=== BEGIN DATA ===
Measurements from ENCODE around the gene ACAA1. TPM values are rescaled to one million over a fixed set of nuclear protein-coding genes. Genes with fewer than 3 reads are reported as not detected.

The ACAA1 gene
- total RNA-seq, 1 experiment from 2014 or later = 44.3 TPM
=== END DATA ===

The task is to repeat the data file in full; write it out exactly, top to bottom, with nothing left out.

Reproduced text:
Measurements from ENCODE around the gene ACAA1. TPM values are rescaled to one million over a fixed set of nuclear protein-coding genes. Genes with fewer than 3 reads are reported as not detected.

The ACAA1 gene
- total RNA-seq, 1 experiment from 2014 or later = 44.3 TPM